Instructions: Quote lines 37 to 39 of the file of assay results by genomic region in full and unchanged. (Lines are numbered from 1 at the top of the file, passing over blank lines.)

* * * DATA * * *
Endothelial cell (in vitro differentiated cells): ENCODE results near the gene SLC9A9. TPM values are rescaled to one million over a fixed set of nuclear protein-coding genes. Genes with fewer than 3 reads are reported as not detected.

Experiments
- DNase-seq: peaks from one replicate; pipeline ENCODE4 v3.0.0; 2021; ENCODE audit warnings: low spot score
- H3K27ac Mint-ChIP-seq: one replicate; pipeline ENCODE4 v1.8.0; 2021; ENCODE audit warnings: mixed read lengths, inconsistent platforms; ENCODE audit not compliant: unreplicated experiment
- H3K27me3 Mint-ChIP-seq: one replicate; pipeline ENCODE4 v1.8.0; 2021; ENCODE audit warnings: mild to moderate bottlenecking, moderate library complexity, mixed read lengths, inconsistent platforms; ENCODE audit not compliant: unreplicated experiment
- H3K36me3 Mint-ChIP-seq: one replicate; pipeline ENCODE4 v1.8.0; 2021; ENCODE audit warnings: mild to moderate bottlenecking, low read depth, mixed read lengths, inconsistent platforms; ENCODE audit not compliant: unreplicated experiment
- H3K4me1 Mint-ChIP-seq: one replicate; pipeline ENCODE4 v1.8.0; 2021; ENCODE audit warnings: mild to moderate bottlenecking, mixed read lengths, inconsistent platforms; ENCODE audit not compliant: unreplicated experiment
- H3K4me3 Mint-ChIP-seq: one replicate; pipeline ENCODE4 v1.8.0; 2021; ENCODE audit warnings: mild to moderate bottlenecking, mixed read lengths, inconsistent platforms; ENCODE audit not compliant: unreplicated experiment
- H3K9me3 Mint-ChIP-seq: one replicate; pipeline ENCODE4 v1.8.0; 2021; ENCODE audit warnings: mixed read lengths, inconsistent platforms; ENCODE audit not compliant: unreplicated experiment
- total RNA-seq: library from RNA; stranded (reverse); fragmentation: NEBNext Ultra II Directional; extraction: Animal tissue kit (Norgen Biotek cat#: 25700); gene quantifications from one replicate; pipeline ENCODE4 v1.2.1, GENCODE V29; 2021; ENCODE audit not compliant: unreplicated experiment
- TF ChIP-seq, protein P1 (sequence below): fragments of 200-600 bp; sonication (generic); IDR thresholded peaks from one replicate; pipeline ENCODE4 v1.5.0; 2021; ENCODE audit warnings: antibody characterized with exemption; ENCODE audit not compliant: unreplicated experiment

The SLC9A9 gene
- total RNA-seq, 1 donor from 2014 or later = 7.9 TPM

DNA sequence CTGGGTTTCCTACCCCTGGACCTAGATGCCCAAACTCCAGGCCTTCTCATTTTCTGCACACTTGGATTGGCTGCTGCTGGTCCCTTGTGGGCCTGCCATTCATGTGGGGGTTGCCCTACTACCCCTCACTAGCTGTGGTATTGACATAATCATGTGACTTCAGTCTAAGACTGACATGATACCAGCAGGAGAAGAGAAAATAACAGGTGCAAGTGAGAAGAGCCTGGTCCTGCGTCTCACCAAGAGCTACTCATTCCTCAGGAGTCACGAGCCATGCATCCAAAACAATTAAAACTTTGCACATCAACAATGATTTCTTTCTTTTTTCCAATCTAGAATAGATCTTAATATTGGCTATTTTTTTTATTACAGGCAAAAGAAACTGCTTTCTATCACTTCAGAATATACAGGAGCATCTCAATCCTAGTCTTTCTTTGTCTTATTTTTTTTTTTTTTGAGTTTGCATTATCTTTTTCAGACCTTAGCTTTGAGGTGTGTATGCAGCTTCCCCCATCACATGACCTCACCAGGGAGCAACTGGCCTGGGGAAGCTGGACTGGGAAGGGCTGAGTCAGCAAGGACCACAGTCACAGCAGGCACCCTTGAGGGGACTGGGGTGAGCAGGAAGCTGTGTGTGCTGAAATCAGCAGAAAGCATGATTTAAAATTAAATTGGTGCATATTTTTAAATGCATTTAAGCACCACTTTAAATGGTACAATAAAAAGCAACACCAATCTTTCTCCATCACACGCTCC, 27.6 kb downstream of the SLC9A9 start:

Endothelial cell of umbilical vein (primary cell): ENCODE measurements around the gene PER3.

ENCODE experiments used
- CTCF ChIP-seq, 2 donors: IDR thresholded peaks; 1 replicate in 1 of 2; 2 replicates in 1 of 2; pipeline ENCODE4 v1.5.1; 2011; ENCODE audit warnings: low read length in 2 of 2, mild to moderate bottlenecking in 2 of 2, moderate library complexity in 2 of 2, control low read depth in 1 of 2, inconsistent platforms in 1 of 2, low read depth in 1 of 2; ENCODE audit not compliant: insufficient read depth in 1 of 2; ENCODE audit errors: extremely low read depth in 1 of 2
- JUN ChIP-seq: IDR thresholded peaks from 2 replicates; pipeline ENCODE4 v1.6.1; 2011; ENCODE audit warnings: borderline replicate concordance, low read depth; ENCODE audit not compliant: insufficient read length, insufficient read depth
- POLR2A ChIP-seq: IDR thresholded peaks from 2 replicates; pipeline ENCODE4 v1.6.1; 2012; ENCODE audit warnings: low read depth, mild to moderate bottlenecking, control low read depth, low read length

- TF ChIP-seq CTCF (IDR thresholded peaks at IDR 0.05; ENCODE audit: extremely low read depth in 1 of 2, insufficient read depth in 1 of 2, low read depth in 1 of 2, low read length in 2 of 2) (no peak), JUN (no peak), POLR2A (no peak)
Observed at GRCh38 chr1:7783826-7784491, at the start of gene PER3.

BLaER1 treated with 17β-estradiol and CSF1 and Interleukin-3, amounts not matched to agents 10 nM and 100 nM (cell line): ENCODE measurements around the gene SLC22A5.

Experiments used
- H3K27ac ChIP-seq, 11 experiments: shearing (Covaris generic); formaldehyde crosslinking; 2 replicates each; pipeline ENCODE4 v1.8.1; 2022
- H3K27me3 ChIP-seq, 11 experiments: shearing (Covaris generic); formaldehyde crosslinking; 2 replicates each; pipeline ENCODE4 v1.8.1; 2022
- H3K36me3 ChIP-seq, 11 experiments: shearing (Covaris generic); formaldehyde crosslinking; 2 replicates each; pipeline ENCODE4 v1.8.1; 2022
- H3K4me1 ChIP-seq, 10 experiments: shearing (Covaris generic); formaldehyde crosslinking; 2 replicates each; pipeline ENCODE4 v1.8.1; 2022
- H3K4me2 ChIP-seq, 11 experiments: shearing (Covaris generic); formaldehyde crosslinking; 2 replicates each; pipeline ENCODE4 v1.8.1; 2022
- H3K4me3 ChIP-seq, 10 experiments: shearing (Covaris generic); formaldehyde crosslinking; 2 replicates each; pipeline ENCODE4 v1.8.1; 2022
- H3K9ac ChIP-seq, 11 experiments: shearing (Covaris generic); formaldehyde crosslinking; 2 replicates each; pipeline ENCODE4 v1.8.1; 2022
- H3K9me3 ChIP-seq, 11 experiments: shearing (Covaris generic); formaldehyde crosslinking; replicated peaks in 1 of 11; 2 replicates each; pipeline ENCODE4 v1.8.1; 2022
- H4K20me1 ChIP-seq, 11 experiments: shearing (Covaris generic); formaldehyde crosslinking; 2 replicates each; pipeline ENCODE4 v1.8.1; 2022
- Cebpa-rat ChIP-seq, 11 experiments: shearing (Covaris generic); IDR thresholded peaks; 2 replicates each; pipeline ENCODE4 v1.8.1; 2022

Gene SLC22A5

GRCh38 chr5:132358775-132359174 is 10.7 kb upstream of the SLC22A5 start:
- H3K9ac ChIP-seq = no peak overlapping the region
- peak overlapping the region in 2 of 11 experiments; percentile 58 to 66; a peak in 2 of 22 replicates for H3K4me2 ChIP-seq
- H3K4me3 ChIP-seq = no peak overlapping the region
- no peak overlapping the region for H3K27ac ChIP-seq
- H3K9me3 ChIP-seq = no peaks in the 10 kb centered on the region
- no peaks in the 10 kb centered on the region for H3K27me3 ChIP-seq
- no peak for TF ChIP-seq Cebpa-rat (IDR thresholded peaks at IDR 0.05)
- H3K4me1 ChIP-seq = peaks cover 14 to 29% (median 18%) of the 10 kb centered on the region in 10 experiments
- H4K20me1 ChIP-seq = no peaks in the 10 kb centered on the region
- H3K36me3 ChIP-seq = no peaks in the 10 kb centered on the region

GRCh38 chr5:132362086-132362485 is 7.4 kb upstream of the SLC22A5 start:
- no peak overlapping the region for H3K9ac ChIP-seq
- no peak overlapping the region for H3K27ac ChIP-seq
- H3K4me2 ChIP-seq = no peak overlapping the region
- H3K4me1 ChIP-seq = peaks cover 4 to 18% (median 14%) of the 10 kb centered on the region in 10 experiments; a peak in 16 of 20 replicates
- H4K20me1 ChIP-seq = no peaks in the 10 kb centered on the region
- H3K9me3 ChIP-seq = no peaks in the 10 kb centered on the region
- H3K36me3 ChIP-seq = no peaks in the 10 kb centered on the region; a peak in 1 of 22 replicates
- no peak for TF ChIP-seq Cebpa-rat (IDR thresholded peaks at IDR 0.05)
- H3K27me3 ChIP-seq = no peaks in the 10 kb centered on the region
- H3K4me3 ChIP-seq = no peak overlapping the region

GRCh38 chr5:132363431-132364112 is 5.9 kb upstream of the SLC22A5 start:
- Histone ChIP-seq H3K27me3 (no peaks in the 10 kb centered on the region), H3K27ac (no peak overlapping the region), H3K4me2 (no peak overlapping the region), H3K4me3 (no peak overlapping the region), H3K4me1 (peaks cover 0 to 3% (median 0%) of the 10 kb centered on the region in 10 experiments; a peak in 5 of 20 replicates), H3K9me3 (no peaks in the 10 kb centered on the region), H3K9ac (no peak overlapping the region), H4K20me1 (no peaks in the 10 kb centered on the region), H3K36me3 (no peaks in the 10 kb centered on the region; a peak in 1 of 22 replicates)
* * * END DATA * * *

- peak overlapping the region in 2 of 11 experiments; percentile 58 to 66; a peak in 2 of 22 replicates for H3K4me2 ChIP-seq
- H3K4me3 ChIP-seq = no peak overlapping the region
- no peak overlapping the region for H3K27ac ChIP-seq